“More than a third of the world’s people live within 62 miles of a shoreline. Over the coming decades, as sea levels rise, climate change experts predict that many of the world’s largest cities, including Miami and New York, will be increasingly vulnerable to coastal flooding. A recent study of 136 port cities found that those with the largest threatened populations will be in developing countries, especially those in Asia.”
I was stunned by these facts as I read “The Coming Storm” in the May 2011 issue of National Geographic while waiting to have my vision checked.
What grabbed my attention in particular was the life of the “char dwellers” in Bangladesh, one of the most densely populated countries in the world. Char dwellers are:
“…the hundreds of thousands of people who inhabit the constantly changing islands, or chars, on the floodplains of Bangladesh’s three major rivers—the Padma, Jamuna, and Meghna. These islands, many covering less than a square mile, appear and vanish constantly, rising and falling with the tide, the season, the phase of the moon, the rainfall, and the flow of rivers upstream.”
Yes, these islands are constantly disappearing. And so char dwellers are constantly moving – as often as once a year or more. Since the islands can suddenly disappear, they are prepared to move in a matter of moments. They create highly portable homes that can be taken down, moved, and put back together at a new location in a matter of hours. They live with their suitcases at the foot of their beds. The char dwellers are the epitome of resiliency and adaptability.
Ibrahim Khalilullah, a char dweller who has moved thirty or forty times now, says his real secret is not to think too much:
“We’re all under pressure, but there’s really no point to worry. This is our only option, to move from place to place to place. We farm this land for as long as we can, and then the river washes it away. No matter how much we worry, the ending is always the same.”
The story of the char dwellers is only one part of the piece.
The main point is that the people of Bangladesh have a great deal to teach us about adapting to rising sea levels. Although climate change and its impact may be an abstract idea – or even one that’s scoffed at by many people in developed countries – it is happening right now in Bangladesh. And it’s coming soon to a shoreline near you. It’s expected that by the year 2050, a good portion of the current Bangladesh landmass could be permanently under water.
Experts predict that the number of “climate refuges” – people who flee from their country due to climate change – will swell to around 250 million worldwide by mid-century. Most of these will be from poor, low-lying countries. The impact of such a large mass refuge population is enormous leading to problems like disease, religious conflict, chronic shortages of food and fresh water, and heightened political tensions.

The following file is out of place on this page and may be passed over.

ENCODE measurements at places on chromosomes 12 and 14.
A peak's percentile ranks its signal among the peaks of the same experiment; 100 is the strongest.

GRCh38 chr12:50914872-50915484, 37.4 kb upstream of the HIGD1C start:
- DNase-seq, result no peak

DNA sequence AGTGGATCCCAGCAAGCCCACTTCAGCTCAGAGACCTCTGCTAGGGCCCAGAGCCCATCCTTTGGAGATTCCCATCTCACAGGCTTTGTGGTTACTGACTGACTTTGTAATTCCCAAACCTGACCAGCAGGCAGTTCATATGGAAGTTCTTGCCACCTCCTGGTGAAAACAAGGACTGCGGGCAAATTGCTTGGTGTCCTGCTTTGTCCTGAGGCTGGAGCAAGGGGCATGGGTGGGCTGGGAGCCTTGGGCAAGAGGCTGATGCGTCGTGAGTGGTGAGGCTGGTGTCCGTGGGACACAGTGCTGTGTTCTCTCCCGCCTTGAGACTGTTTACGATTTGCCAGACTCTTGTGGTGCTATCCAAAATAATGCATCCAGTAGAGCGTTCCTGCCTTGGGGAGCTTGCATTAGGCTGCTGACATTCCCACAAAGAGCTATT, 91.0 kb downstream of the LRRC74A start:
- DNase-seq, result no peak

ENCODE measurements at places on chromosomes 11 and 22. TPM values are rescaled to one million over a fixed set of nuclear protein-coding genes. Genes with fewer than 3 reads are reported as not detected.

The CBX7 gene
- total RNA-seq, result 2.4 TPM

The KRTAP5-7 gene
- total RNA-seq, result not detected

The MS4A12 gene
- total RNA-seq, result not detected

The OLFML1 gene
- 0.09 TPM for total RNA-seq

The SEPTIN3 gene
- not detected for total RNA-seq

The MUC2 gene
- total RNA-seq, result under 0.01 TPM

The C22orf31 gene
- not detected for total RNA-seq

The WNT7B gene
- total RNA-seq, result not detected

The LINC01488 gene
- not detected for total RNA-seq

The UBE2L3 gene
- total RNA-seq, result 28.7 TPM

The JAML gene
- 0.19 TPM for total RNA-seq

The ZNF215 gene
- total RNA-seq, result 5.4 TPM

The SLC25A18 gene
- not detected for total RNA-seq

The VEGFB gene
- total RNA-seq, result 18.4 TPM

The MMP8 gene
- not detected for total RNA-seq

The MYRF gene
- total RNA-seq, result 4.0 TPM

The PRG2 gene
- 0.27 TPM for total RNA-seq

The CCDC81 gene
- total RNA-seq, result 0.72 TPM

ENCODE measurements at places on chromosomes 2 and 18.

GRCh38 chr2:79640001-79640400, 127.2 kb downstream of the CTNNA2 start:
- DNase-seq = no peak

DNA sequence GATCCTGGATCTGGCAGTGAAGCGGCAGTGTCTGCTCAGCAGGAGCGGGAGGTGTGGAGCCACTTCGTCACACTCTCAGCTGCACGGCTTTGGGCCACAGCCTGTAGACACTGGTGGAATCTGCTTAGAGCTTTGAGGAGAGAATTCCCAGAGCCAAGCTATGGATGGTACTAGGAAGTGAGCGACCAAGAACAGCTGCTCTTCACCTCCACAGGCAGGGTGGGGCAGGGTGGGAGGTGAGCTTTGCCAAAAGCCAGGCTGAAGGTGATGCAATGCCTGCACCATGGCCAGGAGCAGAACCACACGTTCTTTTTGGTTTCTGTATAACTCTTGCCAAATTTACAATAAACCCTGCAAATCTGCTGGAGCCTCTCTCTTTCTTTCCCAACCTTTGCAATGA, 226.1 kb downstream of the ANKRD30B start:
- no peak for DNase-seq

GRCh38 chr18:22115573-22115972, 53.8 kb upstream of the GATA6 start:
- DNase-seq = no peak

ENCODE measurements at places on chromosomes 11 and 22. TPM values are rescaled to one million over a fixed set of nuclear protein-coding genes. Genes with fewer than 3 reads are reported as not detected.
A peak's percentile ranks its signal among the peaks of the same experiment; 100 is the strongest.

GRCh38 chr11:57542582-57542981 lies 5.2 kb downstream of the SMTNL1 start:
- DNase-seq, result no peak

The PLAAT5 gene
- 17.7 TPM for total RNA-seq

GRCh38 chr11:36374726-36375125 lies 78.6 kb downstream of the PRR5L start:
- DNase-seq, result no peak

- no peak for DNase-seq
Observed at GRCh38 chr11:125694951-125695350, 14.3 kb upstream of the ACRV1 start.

Reading this article:
- Made me wonder what I can really do to help the world.
- Lit up the truth of impermanence.
- Made my personal problems seem miniscule.
- Sparked gratitude for the privilege of having my eye sight check and the resources to buy corrective lenses.
- Underscored how I am usually disconnected from what’s really happening in the world as I live in my own small, comfortable, and relatively luxurious bubble.
- Showed me the world is changing faster than most of us realize. It’s time to wake up.
- Encouraged me to follow the example of the char dweller: adaptability, resiliency, simplicity seem to be the qualities necessary for survival in the coming times. Not “thinking too much” may also be a saving grace.
Meanwhile, back at the vision center, the assistant was spraying Febreeze “Air Effects” to freshen up the waiting room, which was not stinky in the least. Ironically, given that I was at a vision center, he was using a product considered to be a mild eye irritant according to the Material Data Safety Sheet. It did indeed irritate my eyes. But after all, as Proctor & Gamble tells us, what’s a little eye irritation because:
“Part of leading a fresh lifestyle is knocking out negativity right in its tracks. When something stinky gets you down, get rid of it and freshen up the room right away with Febreze Air Effects.”
If you ask me, we’ve been sold down the river by companies like Proctor & Gamble and we’re ruining the world. Now the storm is coming. Are you ready to move?
Any thoughts or insights? I would love to hear them in the comments.